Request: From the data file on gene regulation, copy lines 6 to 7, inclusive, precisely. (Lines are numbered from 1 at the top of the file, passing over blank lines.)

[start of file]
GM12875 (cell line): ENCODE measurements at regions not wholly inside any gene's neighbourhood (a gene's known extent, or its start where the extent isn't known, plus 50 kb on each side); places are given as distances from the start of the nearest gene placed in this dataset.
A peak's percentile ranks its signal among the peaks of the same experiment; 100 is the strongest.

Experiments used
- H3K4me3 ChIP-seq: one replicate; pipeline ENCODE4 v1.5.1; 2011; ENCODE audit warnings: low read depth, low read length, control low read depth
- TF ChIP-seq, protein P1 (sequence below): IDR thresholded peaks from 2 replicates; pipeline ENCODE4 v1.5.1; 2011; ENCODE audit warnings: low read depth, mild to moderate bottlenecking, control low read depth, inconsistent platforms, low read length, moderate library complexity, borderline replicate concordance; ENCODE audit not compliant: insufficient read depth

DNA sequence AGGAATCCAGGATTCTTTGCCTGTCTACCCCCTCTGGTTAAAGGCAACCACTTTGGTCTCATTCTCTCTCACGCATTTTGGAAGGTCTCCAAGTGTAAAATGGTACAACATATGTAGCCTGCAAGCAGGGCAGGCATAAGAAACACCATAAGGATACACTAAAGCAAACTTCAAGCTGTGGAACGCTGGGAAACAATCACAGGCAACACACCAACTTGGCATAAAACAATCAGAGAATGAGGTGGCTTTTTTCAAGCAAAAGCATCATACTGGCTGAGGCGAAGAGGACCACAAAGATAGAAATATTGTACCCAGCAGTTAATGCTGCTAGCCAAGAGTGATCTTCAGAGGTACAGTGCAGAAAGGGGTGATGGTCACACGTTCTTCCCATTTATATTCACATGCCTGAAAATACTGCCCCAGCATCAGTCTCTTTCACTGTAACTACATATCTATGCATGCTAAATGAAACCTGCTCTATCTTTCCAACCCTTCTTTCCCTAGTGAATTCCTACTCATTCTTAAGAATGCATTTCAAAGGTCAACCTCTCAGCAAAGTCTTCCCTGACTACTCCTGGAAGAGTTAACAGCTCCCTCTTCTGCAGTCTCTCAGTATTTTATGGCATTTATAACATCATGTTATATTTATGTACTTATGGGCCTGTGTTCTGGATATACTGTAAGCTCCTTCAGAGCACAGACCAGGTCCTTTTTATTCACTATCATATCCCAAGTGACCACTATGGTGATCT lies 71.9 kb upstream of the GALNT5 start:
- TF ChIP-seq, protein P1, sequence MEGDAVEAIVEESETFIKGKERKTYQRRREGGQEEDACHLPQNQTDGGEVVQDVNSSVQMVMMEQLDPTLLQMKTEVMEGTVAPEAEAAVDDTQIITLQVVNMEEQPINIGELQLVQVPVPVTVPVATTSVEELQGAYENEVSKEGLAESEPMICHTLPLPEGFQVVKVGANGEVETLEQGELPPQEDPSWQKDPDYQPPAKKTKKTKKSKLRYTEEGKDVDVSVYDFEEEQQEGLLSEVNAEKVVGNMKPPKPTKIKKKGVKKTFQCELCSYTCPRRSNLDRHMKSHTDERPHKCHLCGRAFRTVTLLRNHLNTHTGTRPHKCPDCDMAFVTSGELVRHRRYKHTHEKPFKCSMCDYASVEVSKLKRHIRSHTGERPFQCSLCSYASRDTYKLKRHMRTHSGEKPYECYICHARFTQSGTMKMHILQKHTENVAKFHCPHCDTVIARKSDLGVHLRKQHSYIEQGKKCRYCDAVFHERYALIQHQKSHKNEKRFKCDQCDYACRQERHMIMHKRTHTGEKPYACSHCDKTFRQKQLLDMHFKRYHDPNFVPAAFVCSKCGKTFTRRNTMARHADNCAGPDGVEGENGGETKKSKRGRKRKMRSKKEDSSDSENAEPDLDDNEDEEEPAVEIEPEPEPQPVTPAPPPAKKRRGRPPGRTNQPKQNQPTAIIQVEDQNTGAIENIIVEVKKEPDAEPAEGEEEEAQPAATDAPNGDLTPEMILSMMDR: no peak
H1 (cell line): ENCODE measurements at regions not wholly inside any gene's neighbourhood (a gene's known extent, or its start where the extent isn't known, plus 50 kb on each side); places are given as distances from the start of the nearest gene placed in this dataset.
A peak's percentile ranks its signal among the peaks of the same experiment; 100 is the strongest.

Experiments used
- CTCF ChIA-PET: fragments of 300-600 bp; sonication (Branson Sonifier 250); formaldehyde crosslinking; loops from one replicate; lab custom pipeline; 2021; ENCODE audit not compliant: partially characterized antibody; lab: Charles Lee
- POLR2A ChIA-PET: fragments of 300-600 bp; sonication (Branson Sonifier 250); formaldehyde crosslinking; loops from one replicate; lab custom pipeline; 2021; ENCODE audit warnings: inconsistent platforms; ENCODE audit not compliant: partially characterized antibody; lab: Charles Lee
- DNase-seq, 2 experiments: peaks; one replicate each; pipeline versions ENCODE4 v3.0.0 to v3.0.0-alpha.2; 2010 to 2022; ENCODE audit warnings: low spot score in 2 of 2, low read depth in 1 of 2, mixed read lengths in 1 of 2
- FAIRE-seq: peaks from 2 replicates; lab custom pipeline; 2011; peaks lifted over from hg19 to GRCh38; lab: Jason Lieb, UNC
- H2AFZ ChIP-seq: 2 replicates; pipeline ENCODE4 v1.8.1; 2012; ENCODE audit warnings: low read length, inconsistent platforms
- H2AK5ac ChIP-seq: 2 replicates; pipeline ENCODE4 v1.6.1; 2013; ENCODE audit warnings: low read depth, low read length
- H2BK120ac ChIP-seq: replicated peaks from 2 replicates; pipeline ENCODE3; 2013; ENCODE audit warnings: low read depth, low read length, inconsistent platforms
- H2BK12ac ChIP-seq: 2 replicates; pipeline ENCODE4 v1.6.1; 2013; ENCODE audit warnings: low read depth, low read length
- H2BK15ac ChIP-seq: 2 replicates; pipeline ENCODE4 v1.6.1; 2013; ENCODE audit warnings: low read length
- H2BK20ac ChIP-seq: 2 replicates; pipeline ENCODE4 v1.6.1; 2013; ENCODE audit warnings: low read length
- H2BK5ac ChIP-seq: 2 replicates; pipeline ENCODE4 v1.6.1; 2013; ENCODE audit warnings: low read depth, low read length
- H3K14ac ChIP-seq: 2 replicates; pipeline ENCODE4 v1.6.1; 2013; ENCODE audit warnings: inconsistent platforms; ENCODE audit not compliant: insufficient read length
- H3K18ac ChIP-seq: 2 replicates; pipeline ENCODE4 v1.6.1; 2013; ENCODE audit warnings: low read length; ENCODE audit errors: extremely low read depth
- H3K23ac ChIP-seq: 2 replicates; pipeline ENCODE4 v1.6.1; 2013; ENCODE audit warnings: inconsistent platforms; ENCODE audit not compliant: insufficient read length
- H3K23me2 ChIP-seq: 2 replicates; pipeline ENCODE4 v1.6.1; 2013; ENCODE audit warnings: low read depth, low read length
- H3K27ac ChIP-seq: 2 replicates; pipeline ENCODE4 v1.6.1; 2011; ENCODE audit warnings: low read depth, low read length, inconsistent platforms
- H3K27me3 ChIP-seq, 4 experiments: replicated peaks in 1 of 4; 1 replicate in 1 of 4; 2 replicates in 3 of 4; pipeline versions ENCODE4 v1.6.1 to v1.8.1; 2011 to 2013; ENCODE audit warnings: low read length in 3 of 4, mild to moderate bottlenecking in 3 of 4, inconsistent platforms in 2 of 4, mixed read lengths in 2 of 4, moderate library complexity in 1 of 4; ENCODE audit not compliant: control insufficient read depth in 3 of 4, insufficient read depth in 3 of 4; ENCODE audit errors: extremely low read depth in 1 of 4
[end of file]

DNA sequence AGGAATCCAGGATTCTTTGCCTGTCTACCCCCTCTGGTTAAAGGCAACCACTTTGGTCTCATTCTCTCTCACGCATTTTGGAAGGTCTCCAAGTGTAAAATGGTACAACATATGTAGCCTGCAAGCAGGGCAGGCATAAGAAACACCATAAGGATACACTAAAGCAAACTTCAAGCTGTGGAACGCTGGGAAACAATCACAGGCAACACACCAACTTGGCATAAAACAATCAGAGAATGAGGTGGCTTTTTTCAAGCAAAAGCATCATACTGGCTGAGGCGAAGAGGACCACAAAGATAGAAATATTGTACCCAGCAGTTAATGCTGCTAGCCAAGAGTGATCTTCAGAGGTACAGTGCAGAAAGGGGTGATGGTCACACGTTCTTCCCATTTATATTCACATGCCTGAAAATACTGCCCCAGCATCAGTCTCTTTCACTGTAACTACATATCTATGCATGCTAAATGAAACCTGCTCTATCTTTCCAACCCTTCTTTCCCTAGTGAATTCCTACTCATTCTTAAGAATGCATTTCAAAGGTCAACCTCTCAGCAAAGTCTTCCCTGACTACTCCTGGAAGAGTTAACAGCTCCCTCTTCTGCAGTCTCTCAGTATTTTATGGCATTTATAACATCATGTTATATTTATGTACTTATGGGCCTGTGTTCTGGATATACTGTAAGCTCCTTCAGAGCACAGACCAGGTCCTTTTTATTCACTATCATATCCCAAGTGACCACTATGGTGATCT lies 71.9 kb upstream of the GALNT5 start:
- TF ChIP-seq, protein P1, sequence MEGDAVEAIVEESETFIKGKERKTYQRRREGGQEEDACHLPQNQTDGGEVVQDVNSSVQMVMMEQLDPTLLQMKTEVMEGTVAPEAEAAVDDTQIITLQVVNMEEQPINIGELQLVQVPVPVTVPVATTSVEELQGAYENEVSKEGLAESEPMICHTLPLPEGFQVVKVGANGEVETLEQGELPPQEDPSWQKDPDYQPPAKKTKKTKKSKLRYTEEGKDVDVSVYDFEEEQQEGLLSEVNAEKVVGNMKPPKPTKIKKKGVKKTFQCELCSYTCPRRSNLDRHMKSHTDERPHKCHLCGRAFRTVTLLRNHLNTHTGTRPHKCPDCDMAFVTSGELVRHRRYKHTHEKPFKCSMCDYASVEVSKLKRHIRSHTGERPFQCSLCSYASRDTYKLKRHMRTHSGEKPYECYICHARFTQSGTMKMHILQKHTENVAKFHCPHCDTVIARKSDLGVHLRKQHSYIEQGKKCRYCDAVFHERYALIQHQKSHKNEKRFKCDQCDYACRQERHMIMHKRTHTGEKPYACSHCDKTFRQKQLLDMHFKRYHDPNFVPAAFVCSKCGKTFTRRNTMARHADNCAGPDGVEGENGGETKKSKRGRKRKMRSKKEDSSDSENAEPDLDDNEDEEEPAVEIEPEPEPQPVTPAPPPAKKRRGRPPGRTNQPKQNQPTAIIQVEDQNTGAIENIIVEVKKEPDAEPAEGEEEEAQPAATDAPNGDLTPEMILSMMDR: no peak